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Scott Schwebke, Montrose Daily Press
MONTROSE - A Montrose County Sheriff's Office detective says he favors changing a state law that prohibits police from knowing ahead of time who is entitled to grow medical marijuana.
'It would be a tool to help us do our jobs better,' said MCSO Investigator Bill Smith. 'It could affect who is jailed, what property is taken (by police) and what marijuana is seized.'
Smith's comments follow last week's arrest by the MCSO of 53-year-old Michael Branson, who lives near Pea Green, on marijuana cultivation charges.
He has been released from the Montrose County Jail on $5,000 bond and is slated to make his first appearance Thursday in Montrose County Court.
Branson said he has a registration identification card from the state that allows him as a caregiver to grow pot for a 44-year-old Eckert area woman who has multiple sclerosis and is a registered medical marijuana patient.
Branson was arrested because MCSO personnel found 22 pot plants in a garden on his property, which is 16 more than allowed under the state's medical marijuana statute. Branson said he was growing more plants than allowed by law because he is attempting to become a caregiver for another individual and a registered medical marijuana patient himself.
Smith said he could not comment on whether Branson is registered with the state to grow medical marijuana because of federal laws prohibiting the disclosure of medical and patient information.
However, he said generally speaking it would be helpful if the state made police aware of individuals allowed to grow medical marijuana so as not to cause them undue problems from law enforcement.
'It's not our intention to harass anyone,' he said.
Caregivers and patients could post their medical marijuana identification cards in plain sight at their residence so it could be easily viewed by law enforcement, Smith said.
They could also voluntarily bring their cards to law enforcement agencies so police would know they are registered, he added.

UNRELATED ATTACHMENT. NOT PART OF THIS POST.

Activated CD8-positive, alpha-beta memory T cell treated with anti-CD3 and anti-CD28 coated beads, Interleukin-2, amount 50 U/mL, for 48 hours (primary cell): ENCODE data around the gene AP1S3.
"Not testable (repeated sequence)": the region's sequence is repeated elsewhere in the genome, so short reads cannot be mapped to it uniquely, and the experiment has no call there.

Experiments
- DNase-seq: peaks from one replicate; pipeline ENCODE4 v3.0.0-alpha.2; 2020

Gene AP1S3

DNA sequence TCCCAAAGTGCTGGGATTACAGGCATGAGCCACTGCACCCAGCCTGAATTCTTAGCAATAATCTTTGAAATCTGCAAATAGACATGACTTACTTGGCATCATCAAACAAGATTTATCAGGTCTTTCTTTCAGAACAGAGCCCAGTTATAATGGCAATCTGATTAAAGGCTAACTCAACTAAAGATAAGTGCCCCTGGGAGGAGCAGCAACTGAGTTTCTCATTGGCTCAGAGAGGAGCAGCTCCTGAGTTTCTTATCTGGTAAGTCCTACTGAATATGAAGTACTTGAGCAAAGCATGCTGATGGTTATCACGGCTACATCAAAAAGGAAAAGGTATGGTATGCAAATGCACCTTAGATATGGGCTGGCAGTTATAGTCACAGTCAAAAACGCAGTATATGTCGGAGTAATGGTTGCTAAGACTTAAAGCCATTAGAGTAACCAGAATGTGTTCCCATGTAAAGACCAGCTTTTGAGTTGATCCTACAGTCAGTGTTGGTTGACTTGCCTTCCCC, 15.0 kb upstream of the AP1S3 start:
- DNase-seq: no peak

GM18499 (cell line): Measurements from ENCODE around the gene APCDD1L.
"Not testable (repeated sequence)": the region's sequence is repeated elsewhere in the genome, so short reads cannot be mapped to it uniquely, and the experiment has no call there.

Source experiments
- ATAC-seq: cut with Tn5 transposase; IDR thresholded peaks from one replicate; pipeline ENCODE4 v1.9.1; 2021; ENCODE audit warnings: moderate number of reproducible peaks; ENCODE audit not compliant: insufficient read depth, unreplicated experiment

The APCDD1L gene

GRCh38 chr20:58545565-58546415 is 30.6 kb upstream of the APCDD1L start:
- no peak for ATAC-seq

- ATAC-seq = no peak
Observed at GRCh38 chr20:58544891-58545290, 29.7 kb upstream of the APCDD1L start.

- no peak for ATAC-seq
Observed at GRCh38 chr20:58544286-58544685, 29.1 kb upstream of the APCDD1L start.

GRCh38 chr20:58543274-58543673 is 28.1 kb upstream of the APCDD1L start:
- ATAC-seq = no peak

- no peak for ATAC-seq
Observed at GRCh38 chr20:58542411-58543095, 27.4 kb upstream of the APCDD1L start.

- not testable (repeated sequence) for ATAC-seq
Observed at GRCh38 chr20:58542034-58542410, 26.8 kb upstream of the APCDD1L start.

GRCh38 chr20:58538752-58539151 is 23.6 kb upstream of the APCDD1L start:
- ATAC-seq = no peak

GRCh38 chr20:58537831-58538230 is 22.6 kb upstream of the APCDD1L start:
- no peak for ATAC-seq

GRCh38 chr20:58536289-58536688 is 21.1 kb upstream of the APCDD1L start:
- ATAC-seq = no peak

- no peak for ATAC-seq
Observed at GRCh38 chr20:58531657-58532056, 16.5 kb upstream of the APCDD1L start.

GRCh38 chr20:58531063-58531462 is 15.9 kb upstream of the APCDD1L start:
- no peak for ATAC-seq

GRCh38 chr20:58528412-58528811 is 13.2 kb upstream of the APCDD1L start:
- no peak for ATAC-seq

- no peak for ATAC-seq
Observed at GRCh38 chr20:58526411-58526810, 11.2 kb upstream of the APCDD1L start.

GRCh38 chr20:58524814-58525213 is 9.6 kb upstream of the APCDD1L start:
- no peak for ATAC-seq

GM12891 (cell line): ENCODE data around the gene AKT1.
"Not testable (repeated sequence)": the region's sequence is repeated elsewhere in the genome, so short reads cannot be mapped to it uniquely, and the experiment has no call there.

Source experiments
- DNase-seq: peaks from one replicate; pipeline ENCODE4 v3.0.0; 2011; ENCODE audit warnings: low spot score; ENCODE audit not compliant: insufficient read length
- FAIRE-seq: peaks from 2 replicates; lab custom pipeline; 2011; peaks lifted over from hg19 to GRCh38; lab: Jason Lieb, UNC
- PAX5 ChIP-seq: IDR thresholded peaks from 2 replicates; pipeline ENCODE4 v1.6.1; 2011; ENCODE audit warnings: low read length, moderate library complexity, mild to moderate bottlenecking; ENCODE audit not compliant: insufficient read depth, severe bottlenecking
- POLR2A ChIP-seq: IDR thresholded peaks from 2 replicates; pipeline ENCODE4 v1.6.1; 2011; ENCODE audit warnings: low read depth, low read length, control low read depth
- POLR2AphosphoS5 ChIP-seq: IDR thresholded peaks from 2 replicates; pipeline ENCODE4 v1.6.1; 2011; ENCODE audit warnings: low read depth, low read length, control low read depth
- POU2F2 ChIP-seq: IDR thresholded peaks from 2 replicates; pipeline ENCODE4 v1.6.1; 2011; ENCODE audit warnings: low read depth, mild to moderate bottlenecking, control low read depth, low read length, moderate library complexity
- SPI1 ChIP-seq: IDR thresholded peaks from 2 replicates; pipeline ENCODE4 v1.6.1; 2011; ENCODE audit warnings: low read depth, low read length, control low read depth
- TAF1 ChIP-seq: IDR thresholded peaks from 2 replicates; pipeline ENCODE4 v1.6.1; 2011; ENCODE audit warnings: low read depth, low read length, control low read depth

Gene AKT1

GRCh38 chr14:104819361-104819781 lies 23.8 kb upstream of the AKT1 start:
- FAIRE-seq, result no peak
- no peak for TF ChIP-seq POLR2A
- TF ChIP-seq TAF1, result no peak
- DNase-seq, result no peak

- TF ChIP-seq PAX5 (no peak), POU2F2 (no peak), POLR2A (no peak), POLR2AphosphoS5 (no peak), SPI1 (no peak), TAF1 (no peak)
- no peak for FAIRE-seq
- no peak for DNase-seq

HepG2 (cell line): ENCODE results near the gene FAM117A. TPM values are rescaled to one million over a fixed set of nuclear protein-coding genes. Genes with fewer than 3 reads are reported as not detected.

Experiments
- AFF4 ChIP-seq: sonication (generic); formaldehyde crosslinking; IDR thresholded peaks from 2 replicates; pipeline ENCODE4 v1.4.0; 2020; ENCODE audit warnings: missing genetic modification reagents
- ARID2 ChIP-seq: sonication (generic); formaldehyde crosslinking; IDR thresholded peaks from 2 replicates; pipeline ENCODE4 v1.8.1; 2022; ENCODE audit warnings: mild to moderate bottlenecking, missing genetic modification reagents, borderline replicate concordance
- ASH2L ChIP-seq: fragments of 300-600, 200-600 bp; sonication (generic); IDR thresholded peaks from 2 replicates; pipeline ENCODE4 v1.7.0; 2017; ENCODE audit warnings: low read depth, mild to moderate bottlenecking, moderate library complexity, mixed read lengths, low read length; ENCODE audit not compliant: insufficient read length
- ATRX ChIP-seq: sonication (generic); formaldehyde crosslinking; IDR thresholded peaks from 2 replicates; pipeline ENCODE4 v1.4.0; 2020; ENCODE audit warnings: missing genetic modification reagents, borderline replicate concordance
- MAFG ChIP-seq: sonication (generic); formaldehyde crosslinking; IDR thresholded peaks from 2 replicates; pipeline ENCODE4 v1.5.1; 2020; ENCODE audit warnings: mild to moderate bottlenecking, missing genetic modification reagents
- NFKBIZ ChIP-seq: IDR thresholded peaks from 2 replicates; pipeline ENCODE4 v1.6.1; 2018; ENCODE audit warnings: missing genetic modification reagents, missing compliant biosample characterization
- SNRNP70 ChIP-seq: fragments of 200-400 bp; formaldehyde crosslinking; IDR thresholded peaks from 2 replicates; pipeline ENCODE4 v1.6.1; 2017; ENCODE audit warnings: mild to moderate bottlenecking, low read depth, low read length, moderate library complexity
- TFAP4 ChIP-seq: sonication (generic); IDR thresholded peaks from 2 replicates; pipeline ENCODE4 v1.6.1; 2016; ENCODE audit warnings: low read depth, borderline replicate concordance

State law prohibits police from receiving information in advance regarding who is listed on the medical marijuana registry.
However, police can verify with the state if an individual is on the registry provided the person presents them with an identification card.
Montrose County has six people on the registry, Delta County has 13 people and Ouray County has less than three, said Debra Tuenge, administrator of the state's Medical Marijuana Registry program.
There are 440 people in Colorado who have active registrations for the use of medical marijuana.
To join the registry, a patient must obtain certification from a licensed Colorado physician that they have been diagnosed with a debilitating condition that may be alleviated by marijuana.
Tuenge added she understands why some law officers are frustrated by their inability to determine ahead of time who is on the registry.
'They would all like to know before they go to the door (of an individual suspected of growing marijuana),' she said.
The confidentiality provision in the state's medical marijuana law puts police in a position of potentially arresting someone who might legally be entitled to grow and possess pot, said Assistant District Attorney Dan Hotsenpiller. Law officers also need to be able to quickly verify with the state if an individual is on the medical marijuana registry, he added
'We need to provide officers with the information they need so that they don't violate someone's rights,' Hotsenpiller said.
Contact Scott Schwebke via e-mail at [email protected].